Muslims getting the Message

Moderate Islamic channel targets youth

LONDON — God is becoming big business for Arab satcasters.

The latest to tap into the trend is Saudi Arabia’s Prince Al Waleed bin Talal, who has set up the first Arab religious satcaster, Al-Resalah (The Message), to spread a moderate view of Islam across the Arab and Muslim world.

“We are offering an Islamic, Arabic-language channel to present true Islam,” says bin Talal, speaking at the Riyadh headquarters of his Kingdom Holding Co.

The satcaster, which bowed March 1, will target the sizable young Arab and Muslim auds with a mix of dramas, gameshows and educational programs, all in an Islamic context.

Bin Talal also plans to launch an English-language version.

Religious programming is a hit with Arab auds.

Egyptian preacher Amr Khaled, who claims to be the Arab world’s first tele-Islamist, has seen his popularity soar among youth attracted by his moderate message.

Spreading his word online and on the Arab Islamic Iqra channel on Nilesat, Egypt’s first satellite platform, Khaled’s popularity reached such heights that the Egyptian government banned him from speaking publicly three years ago.

He moved to London in self-imposed exile, but recently returned to Cairo and has set about establishing ties and contacts across Europe and the Middle East.

He will, for instance, attend a conference in Denmark for Christian and Muslim leaders aimed at promoting dialogue in the wake of the fiasco over cartoons depicting the prophet Mohammed.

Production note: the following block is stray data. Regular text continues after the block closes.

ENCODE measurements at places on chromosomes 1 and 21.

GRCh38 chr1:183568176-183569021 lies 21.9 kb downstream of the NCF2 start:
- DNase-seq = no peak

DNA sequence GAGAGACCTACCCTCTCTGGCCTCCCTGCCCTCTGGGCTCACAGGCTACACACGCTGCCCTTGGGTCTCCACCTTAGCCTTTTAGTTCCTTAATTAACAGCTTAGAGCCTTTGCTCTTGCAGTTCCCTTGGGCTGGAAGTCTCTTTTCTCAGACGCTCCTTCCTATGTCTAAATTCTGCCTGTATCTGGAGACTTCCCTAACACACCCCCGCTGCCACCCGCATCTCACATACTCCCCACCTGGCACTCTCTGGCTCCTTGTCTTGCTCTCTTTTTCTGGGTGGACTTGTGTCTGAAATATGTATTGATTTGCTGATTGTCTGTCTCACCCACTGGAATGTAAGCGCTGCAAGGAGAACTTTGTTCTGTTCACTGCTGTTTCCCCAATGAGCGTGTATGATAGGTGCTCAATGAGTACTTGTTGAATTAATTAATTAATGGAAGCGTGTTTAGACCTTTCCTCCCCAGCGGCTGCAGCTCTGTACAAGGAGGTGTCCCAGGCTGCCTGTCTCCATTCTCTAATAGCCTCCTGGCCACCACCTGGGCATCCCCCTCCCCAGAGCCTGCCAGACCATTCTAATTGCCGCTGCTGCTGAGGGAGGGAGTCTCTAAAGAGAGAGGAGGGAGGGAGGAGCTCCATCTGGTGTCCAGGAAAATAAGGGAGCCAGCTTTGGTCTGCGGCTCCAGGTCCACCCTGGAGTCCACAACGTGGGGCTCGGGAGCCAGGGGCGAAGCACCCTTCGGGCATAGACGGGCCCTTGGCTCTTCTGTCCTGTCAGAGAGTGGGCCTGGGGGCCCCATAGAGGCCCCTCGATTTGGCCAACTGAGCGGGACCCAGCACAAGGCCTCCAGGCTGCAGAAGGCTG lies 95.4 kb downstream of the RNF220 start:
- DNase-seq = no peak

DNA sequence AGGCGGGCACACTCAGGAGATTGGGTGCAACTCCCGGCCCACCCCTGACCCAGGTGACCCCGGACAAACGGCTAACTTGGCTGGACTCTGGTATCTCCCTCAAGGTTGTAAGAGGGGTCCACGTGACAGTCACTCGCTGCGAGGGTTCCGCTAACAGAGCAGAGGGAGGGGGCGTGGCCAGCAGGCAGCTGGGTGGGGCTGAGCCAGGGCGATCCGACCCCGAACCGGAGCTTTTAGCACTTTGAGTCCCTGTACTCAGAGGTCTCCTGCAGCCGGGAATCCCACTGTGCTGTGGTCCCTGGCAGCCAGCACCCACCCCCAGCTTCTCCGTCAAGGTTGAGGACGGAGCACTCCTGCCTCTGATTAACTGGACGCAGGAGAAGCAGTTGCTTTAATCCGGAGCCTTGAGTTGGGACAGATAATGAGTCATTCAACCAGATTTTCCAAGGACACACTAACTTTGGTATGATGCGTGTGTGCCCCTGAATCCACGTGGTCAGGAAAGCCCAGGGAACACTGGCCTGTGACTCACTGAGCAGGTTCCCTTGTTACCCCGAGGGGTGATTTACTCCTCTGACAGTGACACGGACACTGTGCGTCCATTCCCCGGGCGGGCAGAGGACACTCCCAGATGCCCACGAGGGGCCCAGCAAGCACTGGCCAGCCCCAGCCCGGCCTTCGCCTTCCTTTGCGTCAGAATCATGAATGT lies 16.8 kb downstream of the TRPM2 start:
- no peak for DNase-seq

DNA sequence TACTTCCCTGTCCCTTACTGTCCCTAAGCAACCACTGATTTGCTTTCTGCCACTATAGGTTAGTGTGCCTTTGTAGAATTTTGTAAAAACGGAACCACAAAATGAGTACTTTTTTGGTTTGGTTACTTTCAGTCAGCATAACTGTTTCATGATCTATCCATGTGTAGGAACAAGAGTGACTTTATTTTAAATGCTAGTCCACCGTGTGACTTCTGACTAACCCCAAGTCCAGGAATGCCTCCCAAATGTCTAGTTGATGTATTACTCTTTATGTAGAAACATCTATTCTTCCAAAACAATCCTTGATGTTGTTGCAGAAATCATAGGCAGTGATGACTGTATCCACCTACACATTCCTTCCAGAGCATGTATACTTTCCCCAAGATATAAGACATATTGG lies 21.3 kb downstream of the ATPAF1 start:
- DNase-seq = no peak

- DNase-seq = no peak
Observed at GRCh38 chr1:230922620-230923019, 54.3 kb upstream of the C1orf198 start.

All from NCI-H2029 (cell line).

Tellingly, older TV clerics, such as Al-Jazeera’s Sheikh Qaradawi, have refused to participate in the summit.

The increasing appetite for religious programming isn’t limited to Muslim satcasters.

In November, Egypt’s first dedicated Christian Coptic channel, Aghapy TV, bowed.

The rise in religious shows and channels has had a knock-on effect on mainstream satcasters, including MBC, Dubai TV and others, who now include religious programming in their skeds.

“Religious programming is massive. It’s like democracy in the Arab world,” says Dubai TV head Ali Jaber. “Every time you open the door for democracy in one Arab country, Islam is likely to come in. Every time you open a religious TV station in the Arab world, audiences will rush in.”